This Latin American House is for the French

A towering wrought iron gate opens on two sides, allowing visitors to enter number 217 on the wide Boulevard Saint-Germaine in Paris’ seventh arrondissement. As they walk up the steps to the building, a man in a well-fitting navy suit leaves the building, speaking quickly into his cell phone as he opens the door to the limo waiting for him. Visitors pass through two sets of doors—the first is wooden, painted turquoise-grey; the second, glass, imprinted with gold-flake designs. The doors are three meters tall.

Once inside, the visitors find themselves beneath a crystal chandelier floating from the high ceilings. White daylight flows into the white rooms, bestowing an air of luxury upon the space. The reception desk greets the visitors in polite French, and the building’s staff talk amongst themselves in their francophone native tongue.

The space of number 217 is old-world France. Its beauty intimidates; it owns its regality. Yet number 217 is a Latin American cultural center.

La Maison de l’Amerique Latine has been around since 1946, when Charles de Gaulle decided to honor the diplomatic ties between France and Latin America in the form of a cultural center. “The house is a symbol of the friendship between France and Latin America,” said Anne Husson, the center’s Cultural Director.

Yet though the name suggests it is a place to organize the Latin American community, it is not quite. “This house was created for the sake of the French people,” explained Husson. Though La Maison is a platform for Latin American writers, artists, and thinkers to share their work, the space exists to spread awareness about Latin America in France. All kinds of French people visit the 2-4 yearly art exhibitions and attend near-daily lectures at La Maison. “And that’s good,” explained Husson. The center’s diverse audience builds curiosity about the region in France.

The Maison is entirely financially independent. They receive no money from the governments of Latin American countries and only minor subsidies from France. They are not funded through private foundations. Instead, they rent the space out to individuals and corporations for private events. Any place, ranging from a law firm to IBM, can rent space at La Maison for conferences or seminar meetings. People even hold their weddings in the spacious garden in the back. They also make money through the restaurant and café located inside the building.

Husson emphasized that the commercial side of La Maison is entirely subordinate to the other branches. It is important that La Maison is not beholden to anyone in their exhibitions. Yet walking through the space, it is clear that renting out the building limits them. Hallways are crowded with conference attendees; company meetings require privacy and quietness.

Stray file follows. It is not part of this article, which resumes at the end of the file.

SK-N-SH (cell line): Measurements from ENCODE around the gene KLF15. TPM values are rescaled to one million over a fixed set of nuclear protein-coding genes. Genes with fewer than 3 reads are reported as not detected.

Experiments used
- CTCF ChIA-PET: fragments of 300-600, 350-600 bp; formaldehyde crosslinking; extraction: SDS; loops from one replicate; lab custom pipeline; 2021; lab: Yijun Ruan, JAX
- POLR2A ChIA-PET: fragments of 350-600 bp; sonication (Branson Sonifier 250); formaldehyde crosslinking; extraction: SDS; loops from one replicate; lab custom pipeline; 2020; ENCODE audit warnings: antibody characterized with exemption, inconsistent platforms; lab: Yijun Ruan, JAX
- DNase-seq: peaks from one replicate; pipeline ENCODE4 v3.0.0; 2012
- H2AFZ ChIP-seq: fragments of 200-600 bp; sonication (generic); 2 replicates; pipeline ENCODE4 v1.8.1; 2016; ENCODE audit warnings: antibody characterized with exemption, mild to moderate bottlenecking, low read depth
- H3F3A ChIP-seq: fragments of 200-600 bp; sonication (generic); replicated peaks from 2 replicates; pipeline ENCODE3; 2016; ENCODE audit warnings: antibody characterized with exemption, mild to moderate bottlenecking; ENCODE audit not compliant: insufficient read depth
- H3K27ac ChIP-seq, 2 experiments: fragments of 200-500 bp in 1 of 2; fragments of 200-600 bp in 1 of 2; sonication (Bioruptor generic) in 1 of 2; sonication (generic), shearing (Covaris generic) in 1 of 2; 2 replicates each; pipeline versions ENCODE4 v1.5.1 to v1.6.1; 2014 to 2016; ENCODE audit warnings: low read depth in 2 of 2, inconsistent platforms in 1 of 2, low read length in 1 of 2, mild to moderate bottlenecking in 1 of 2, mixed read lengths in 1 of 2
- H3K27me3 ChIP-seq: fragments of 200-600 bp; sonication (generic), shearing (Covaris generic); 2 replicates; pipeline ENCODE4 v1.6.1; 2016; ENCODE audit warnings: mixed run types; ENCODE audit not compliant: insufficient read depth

Husson also explained that La Maison’s independence is important because it means that they do not have to answer to the French government or governments of Latin America. Yet she explained that in general, they follow France’s policy. They will not feature any Cuban or Venezuelan artists unless those artists are already exiled in France. If France were to cut relations with Cuba, she said, they would probably not feature any Cuban artists.

La Maison is currently featuring the work of Elias Crespin, a Venezuelan artist who designs mechanically-controlled mobiles that move slowly in mesmerizing patterns. Though Crespin is a proud Latin American, the exhibit’s introduction and captions to his works are all in French. In the gallery, a number of middle-aged French couples and student-aged women whispered to each other in French.

The café offered selections of Latin American food like quesadillas and “Salade ‘La Jefe’”, which is a mix of foie gras and French-style figs. The wait-staff spoke to each other in French, and pairs of older French ladies easily ordered their espresso coffees.

David del Castillo, receptionist at La Maison, explained that while many patrons of the space are French, he has met many Latin Americans through his job. Just recently, he said, a family of nine Colombians came by to see Crespin’s exhibit. It is a problem, he explained, that the descriptions were all in French, and that English- and Spanish-speakers couldn’t understand. “But that will always be a problem,” he explained. He then turned to greet two new arrivals, instructing them that the conference they were looking for was up the stairs and to the right.

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